locus

[loh-kuhs]
noun, plural loci [loh-sahy, -kee, -kahy] , loca [loh-kuh] .
1.
a place; locality.
2.
a center or source, as of activities or power: locus of control.
3.
Mathematics. the set of all points, lines, or surfaces that satisfy a given requirement.
4.
Genetics. the chromosomal position of a gene as determined by its linear order relative to the other genes on that chromosome.

Origin:
1525–35; < Latin; OL stlocus a place

Dictionary.com Unabridged

locus classicus

[loh-koos klahs-si-koos; English loh-kuhs klas-i-kuhs]
plural loci classici [loh-kee klahs-si-kee; English loh-sahy klas-uh-sahy, loh-kahy klas-i-kahy] . Latin.
classical source: a passage commonly cited to illustrate or explain a subject or word.

locus in quo

[loh-koos in kwoh; English loh-kuhs in kwoh]
Latin.
the place in which.

locus sigilli

[loh-koos see-geel-lee; English loh-kuhs si-jil-ahy] .
plural loci sigilli [loh-kee see-geel-lee; English loh-sahy si-jil-ahy, loh-kahy] . Latin.
See L.S ( def 3 ).
Dictionary.com Unabridged
Based on the Random House Dictionary, © Random House, Inc. 2014.
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Collins
World English Dictionary
locus (ˈləʊkəs)
 
n , pl loci
1.  (in many legal phrases) a place or area, esp the place where something occurred
2.  maths a set of points whose location satisfies or is determined by one or more specified conditions: the locus of points equidistant from a given point is a circle
3.  genetics the position of a particular gene on a chromosome
 
[C18: Latin]

locus classicus (ˈklæsɪkəs)
 
n , pl loci classici
an authoritative and often quoted passage from a standard work
 
[Latin: classical place]

locus sigilli (sɪˈdʒɪlaɪ)
 
n , pl loci sigilli
the place to which the seal is affixed on legal documents, etc
 
[Latin]

Collins English Dictionary - Complete & Unabridged 10th Edition
2009 © William Collins Sons & Co. Ltd. 1979, 1986 © HarperCollins
Publishers 1998, 2000, 2003, 2005, 2006, 2007, 2009
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Etymonline
Word Origin & History

locus
(pl. loci), 1715, "locality," from L. locus "place," from O.Latin stlocus, lit. "where something is placed," from PIE base *st(h)el- "to cause to stand, to place." Used by L. writers for Gk. topos.
Online Etymology Dictionary, © 2010 Douglas Harper
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American Heritage
Medical Dictionary

locus lo·cus (lō'kəs)
n. pl. lo·ci (-sī', -kē, -kī')

  1. A place; site.

  2. The position that a given gene occupies on a chromosome.

The American Heritage® Stedman's Medical Dictionary
Copyright © 2002, 2001, 1995 by Houghton Mifflin Company. Published by Houghton Mifflin Company.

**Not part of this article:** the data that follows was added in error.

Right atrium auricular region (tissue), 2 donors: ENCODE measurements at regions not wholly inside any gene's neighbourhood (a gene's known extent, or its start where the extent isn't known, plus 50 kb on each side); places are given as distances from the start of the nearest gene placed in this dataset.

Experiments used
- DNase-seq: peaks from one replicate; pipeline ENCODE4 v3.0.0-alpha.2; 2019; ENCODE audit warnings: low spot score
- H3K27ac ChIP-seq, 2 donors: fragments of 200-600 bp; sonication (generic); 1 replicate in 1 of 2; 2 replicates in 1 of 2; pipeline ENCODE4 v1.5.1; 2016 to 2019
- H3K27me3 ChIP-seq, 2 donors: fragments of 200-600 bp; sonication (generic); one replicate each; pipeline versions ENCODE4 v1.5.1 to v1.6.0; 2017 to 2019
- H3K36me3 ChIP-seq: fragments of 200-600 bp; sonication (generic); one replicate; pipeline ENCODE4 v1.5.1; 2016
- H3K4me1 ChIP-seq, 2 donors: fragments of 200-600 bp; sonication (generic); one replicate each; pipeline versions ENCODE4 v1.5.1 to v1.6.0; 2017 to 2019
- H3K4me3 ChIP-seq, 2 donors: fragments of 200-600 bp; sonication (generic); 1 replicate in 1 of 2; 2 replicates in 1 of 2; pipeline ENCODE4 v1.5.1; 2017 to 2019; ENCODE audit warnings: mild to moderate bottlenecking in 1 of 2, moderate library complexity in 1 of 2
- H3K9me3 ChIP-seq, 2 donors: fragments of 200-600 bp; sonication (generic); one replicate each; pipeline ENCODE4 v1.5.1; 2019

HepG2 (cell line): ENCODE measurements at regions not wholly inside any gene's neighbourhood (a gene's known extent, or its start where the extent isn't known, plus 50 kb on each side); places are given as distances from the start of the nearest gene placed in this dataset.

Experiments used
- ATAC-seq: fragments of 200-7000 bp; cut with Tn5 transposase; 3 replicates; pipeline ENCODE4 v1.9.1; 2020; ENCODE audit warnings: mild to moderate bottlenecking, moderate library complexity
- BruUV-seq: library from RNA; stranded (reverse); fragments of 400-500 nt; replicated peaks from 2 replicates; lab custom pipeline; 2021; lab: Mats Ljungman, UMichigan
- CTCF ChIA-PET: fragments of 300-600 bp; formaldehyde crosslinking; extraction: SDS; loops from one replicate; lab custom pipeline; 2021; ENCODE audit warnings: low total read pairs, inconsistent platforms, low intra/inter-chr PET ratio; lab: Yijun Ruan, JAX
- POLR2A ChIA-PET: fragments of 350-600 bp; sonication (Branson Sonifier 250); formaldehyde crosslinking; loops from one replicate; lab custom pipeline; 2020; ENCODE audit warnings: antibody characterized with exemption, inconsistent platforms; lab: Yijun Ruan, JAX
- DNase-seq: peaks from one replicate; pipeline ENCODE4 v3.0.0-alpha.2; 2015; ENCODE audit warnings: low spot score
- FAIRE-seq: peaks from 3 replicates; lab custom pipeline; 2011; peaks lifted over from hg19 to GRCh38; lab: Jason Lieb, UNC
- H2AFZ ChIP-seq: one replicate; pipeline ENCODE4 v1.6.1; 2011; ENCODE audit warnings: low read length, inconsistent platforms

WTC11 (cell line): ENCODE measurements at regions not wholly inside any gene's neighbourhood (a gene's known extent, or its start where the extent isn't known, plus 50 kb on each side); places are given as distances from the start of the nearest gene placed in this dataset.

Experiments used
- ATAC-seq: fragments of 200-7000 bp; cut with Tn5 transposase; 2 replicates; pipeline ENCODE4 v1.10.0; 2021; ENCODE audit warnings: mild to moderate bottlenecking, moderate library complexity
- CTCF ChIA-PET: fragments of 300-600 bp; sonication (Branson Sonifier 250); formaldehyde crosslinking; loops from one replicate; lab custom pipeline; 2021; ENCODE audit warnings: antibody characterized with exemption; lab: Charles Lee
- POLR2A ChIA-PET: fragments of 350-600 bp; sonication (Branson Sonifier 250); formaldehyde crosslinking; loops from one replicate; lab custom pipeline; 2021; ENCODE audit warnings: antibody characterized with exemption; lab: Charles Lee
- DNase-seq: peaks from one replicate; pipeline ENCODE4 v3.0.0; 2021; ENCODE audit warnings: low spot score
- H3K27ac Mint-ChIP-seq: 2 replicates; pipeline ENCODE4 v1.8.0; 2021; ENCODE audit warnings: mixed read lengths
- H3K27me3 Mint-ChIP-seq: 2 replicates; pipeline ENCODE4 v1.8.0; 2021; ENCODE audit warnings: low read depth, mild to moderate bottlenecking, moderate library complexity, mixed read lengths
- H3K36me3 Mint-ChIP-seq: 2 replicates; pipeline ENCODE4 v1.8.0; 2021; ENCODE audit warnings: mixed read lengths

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American Heritage
Science Dictionary
locus   (lō'kəs)  Pronunciation Key 
Plural loci (lō'sī', -kē, -kī')
  1. The set or configuration of all points whose coordinates satisfy a single equation or one or more algebraic conditions.

  2. The position that a given gene occupies on a chromosome.


The American Heritage® Science Dictionary
Copyright © 2002. Published by Houghton Mifflin. All rights reserved.
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American Heritage
Cultural Dictionary

locus definition


plur. loci (loh-seye, loh-keye)

In geometry, the set of all points (and only those points) that satisfy certain conditions; these points form a curve or figure. For example, the locus of all points in space one foot from a given point is a sphere having a radius of one foot and having its center at the given point. The locus of all points in a plane one foot from a given point is a circle having a radius of one foot and having its center at the given point.

The American Heritage® New Dictionary of Cultural Literacy, Third Edition
Copyright © 2005 by Houghton Mifflin Company.
Published by Houghton Mifflin Company. All rights reserved.
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FOLDOC
Computing Dictionary

Locus definition


A distributed system project supporting transparent access to data through a network-wide file system.

The Free On-line Dictionary of Computing, © Denis Howe 2010 http://foldoc.org
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Example sentences
My own university was the locus of one set of these scandals.
The locus of the human mystery is perception of this world.
It also shifted the locus of decision-making from locally based citizens to
  distant corporate boards.
Because the locus of world economic power is shifting.
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